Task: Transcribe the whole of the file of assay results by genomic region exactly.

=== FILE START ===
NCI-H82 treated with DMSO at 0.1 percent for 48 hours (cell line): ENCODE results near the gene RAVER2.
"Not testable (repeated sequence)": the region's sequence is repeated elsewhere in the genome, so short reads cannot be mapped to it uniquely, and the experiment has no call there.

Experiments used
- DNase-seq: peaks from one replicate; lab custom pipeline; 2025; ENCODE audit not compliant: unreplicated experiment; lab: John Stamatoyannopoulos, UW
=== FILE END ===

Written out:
NCI-H82 treated with DMSO at 0.1 percent for 48 hours (cell line): ENCODE results near the gene RAVER2.
"Not testable (repeated sequence)": the region's sequence is repeated elsewhere in the genome, so short reads cannot be mapped to it uniquely, and the experiment has no call there.

Experiments used
- DNase-seq: peaks from one replicate; lab custom pipeline; 2025; ENCODE audit not compliant: unreplicated experiment; lab: John Stamatoyannopoulos, UW